Departmental restructure in progress

restructure

A lot of my job involves looking at websites and making suggestions on how better to structure them.

There is a bigger restructure project happening at the moment, though, which has an impact on the Web team. The University is in the process of merging two units: Business Improvements and IT Services. I thought it would be courteous to share something of it with you, without going into too many details.

A little history

When I took up my current post as Assistant Information Architect/Web Manager in May 2006 I didn’t join the Web team so much as help create it.

There were then only two of us, me and Steve, the University Web Manager, until we were joined by Chris, a Web Software Developer, in 2008; Duncan, Web Editor, in 2009; and Rich, Website Migration Project Officer, in 2010. There are now five of us, spread across three different rooms, on two floors.

Within the University structure the Web team sits within the Business Improvements (BI) unit who have responsibility for amongst other things: project management, software development, data and database management, ID cards, and the University Website.

We also work, at times very closely, with IT Services, a separate unit from BI, who have responsibility for many of the other IT-related functions within the University, including networks, servers, software, IT helpdesk, etc. On the whole I think we have a very good relationship with the guys in IT Services, but at times it can be a little frustrating when our priorities don’t match theirs and they can’t focus on something we need because they are, quite justifiably, dealing with something else.

Merger

However, draft plans have just been released that is set to change this arrangement this coming summer when IT Services and BI will merge to become <insert name here> (we don’t know, we’ve not been told that yet).

The bringing together of BI and IT Services is being driven by amongst other things the ITIL (Information Technology Infrastructure Library) framework which is a set of key principles and best/good practices for IT management, development and operations. All staff within IT and BI including the Web team passed a qualification in ITIL last summer, the ITIL V3 Foundation Certificate in IT Service Management. We got badges and everything.

The new draft restructure diagram that we’ve seen is, as you would expect, based on ITIL V3 which looks at the whole lifecycle of IT services: strategy, design, transition, operation and continual service improvement.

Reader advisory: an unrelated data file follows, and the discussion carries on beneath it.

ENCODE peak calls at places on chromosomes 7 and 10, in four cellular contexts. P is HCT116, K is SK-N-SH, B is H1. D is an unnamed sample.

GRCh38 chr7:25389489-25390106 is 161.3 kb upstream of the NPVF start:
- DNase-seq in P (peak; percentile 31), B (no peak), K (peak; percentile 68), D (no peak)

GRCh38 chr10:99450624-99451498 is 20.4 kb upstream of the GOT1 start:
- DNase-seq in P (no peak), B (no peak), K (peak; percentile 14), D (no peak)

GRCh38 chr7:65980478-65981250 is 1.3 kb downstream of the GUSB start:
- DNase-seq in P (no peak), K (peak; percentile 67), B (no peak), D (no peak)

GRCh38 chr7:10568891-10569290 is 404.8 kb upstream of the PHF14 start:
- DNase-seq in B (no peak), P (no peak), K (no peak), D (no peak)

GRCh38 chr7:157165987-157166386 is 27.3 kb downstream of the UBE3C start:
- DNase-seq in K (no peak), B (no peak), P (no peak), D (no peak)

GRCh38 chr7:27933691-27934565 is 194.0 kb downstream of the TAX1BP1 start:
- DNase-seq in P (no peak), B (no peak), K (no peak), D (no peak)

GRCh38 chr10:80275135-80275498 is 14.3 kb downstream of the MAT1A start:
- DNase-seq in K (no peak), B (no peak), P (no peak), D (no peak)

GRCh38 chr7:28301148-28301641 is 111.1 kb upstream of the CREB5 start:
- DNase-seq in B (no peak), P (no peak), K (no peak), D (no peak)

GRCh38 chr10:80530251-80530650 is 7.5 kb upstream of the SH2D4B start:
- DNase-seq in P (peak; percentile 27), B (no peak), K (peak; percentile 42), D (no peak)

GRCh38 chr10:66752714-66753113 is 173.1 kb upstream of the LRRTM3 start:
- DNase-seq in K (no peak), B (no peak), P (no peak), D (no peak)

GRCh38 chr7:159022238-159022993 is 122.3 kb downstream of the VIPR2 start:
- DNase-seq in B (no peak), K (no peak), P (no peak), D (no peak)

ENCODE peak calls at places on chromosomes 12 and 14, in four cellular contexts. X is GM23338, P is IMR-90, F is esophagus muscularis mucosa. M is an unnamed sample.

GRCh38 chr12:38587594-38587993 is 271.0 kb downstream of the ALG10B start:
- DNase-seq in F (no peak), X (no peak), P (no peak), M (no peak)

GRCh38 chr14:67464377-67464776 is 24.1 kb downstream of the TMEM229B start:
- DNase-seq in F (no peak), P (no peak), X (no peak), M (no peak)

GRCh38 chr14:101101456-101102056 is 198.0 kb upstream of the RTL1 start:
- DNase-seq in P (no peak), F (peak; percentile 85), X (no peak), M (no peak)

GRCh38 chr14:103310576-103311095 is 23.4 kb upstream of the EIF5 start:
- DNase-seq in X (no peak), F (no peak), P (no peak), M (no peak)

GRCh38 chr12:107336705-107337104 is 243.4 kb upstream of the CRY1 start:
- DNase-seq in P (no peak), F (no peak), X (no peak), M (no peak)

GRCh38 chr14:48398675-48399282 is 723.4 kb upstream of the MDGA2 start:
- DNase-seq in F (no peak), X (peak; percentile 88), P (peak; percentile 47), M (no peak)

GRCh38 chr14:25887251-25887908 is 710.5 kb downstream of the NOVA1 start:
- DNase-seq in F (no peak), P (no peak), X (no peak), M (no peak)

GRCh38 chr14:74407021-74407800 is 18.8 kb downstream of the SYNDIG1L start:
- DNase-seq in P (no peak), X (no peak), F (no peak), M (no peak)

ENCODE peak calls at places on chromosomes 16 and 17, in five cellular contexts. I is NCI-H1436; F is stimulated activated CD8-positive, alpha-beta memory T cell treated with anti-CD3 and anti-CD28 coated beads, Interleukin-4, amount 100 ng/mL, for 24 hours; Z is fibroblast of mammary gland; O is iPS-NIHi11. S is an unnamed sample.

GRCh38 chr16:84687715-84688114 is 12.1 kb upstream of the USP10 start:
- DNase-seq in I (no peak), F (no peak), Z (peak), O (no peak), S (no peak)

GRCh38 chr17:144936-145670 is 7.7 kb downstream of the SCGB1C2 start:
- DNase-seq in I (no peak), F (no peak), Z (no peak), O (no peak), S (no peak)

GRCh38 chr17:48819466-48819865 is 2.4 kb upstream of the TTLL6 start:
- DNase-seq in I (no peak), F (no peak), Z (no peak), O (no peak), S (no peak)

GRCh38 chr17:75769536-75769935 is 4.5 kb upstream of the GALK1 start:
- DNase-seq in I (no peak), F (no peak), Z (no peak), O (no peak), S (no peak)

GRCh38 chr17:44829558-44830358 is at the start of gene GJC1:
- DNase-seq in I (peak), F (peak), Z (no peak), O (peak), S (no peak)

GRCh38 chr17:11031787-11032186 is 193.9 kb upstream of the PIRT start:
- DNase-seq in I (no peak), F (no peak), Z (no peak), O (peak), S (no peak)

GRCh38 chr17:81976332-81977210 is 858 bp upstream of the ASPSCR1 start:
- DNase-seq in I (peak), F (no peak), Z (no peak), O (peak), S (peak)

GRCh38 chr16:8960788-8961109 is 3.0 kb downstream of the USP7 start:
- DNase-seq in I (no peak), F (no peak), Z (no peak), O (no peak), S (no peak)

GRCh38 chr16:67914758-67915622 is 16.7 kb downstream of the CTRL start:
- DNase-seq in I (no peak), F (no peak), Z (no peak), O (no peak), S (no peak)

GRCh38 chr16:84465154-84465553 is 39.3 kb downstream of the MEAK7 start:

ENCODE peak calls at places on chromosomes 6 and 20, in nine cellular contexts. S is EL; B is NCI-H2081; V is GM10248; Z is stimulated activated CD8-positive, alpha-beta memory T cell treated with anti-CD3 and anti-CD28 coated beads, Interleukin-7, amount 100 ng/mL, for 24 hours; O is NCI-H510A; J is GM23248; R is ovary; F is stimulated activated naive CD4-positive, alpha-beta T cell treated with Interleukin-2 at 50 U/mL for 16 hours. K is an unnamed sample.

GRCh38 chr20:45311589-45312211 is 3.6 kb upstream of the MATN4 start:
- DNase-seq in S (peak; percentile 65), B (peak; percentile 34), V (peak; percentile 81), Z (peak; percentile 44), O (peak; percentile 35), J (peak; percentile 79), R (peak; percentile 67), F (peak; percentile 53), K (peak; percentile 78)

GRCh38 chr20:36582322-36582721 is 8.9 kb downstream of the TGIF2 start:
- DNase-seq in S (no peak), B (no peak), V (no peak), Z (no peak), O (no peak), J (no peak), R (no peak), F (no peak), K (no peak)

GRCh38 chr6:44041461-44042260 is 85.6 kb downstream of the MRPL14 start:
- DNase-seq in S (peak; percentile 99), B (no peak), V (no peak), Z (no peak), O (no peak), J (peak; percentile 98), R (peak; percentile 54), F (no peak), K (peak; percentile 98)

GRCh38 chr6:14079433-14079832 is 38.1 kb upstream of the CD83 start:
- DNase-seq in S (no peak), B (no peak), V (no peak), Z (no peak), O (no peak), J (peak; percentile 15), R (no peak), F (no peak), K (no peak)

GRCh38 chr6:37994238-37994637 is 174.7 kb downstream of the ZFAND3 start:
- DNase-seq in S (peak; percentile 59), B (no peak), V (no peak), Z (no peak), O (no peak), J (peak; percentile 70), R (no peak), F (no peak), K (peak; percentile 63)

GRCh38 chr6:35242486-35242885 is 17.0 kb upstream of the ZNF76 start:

Currently, with two units (IT Services and Business Improvements) there are places where both are doing the same—or similar—things, and places where neither address much needed functions within the University, or where responsibilities are unclear. A restructure should help redress the balance, and using a framework such as ITIL will help as these are standards that have already been worked out and tested.

What next…?

As with any corporate restructure there is the possibility of redundancies, at least of roles if not of jobs. In other words, there is a possibility that we won’t be doing the same jobs this time next year.

We don’t yet know what the departmental structure will look like or where the Web team fits into it—if there is still to be one as it is in its current form.

In many ways it’s an unsettling time for everyone as we wait to find out about our roles, our jobs, and with whom we’ll be working alongside and under. But it is also potentially an exciting time as we restructure things to better serve the University. The University’s motto is, after all, ΑΙΕΝ ΑΡΙΣΤΕΥΕΙΝ: Greek for ‘ever to be the best’.

Whatever happens, in the meantime we’ve got websites to build…

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One thought on “Departmental restructure in progress

  1. ITIL is absolutely coming to be more vital in today’s IT businesses around the world. Many thanks for this blog post, it has actually been a beautiful read and I have actually located it interesting. I wonder exactly how well ITIL is being observed by the various businesses at presents? I know that, in my experience, it does not always go 100 % to strategy – yet thats the reason Itil is just a framework I suspect. It leaves some components open to interpretation of the adopter which is where sometimes things go a little wrong.

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